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News

New piece found in the cell-shape puzzle

National Science Foundation : 11 March, 2005  (Company News)
The interlocked cells on the surface of a plant leaf form a pattern that looks like a finished jigsaw puzzle. But how the cells develop their wavy outlines has been a long-standing question for plant biologists. Now, in the March 11 issue of the journal Cell, scientists discover an important missing piece: the interplay of two opposing biochemical processes gives these cells their characteristic and essential shape.
The interlocked cells on the surface of a plant leaf form a pattern that looks like a finished jigsaw puzzle. But how the cells develop their wavy outlines has been a long-standing question for plant biologists. Now, in the March 11 issue of the journal Cell, scientists discover an important missing piece: the interplay of two opposing biochemical processes gives these cells their characteristic and essential shape.

The jigsaw-puzzle design of these cells is critical to help protect the underlying tissue from wind, rain and other stresses by providing physical strength. According to Zhenbiao Yang and colleagues at the University of California, Riverside, and Geoffrey Wasteneys at the University of British Columbia, cells adopt their final shapes by communicating with one another while undergoing a repetitive process of growth activation and inhibition. The end result is a network of cells with intertwined 'lobes' and 'necks.'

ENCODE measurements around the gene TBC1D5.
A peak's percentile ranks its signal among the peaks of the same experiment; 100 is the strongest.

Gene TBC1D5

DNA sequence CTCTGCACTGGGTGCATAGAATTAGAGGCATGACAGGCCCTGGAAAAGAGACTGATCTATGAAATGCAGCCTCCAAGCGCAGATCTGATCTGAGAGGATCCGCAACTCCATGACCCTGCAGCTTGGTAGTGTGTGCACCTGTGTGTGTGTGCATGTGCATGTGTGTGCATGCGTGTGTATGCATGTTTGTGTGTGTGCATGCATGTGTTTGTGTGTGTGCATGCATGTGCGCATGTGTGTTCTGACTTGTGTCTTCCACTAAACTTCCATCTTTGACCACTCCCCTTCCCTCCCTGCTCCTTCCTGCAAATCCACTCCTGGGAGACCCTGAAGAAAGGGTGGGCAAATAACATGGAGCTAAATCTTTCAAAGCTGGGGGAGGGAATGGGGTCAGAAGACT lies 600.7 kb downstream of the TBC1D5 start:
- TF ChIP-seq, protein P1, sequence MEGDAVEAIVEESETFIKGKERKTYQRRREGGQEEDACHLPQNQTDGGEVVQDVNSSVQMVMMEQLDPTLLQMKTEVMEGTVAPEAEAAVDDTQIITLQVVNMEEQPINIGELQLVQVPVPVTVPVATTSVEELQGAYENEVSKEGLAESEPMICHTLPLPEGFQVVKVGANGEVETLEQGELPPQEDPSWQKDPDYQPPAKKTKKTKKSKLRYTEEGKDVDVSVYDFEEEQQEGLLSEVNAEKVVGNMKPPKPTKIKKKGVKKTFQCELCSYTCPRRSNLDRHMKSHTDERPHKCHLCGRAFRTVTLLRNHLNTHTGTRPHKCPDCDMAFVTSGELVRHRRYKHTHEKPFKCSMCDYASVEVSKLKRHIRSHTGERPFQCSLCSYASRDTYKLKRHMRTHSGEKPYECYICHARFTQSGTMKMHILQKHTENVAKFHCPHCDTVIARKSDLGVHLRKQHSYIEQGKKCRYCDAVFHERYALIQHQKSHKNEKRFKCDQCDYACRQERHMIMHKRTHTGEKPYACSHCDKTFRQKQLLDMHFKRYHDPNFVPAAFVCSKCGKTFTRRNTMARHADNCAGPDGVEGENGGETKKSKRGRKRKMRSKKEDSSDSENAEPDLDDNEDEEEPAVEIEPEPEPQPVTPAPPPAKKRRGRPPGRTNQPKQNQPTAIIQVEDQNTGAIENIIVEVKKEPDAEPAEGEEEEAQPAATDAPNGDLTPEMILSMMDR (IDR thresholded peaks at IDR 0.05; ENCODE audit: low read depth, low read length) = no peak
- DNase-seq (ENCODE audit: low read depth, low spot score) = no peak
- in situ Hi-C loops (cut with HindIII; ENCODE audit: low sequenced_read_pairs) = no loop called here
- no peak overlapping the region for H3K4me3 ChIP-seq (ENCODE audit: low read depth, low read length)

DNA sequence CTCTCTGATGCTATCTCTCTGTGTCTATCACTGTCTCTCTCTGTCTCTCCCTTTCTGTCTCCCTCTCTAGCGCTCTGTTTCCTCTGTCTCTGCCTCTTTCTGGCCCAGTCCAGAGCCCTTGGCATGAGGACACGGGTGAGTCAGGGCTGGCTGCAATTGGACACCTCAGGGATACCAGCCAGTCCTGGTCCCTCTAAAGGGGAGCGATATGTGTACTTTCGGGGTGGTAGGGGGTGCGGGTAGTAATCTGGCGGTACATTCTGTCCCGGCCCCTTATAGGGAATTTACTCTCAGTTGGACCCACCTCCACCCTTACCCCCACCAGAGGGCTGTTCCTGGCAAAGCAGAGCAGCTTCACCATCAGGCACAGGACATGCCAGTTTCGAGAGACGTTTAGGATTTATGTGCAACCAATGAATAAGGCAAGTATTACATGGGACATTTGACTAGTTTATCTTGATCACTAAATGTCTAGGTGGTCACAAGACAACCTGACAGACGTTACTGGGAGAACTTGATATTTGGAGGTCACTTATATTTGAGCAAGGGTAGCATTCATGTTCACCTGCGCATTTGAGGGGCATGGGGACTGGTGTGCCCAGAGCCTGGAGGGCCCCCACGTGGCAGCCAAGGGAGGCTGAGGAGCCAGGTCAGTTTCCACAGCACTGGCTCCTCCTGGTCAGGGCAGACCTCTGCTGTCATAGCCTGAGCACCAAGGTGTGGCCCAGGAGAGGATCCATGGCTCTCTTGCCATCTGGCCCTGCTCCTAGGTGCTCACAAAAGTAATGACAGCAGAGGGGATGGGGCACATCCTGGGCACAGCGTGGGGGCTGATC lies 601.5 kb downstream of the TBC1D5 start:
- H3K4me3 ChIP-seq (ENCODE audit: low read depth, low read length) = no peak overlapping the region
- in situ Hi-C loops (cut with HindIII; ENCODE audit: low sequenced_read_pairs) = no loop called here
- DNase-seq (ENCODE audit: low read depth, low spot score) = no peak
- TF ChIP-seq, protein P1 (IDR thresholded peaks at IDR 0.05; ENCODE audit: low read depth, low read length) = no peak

'Knowing the mechanism by which these cells develop, could lead to a better understanding of how growth is coordinated in any developing tissue or organ,' said Yang. Similar elements of these cellular processes are known to exist in a variety of organisms including mammals; therefore, further investigation may provide a unifying mechanism for cellular specialization and growth across plant and animal kingdoms.

Susan Lolle, the National Science Foundation program manager who oversees Yang's work said, 'Surprisingly, we still know little about how an organism shapes and arranges its cells to form functioning tissue. It's this growth process that contributes to the final anatomy of plant parts; hence, in the end we see that petals, stems, and leaves look dramatically different. These results help us understand how cells achieve their final shapes.'
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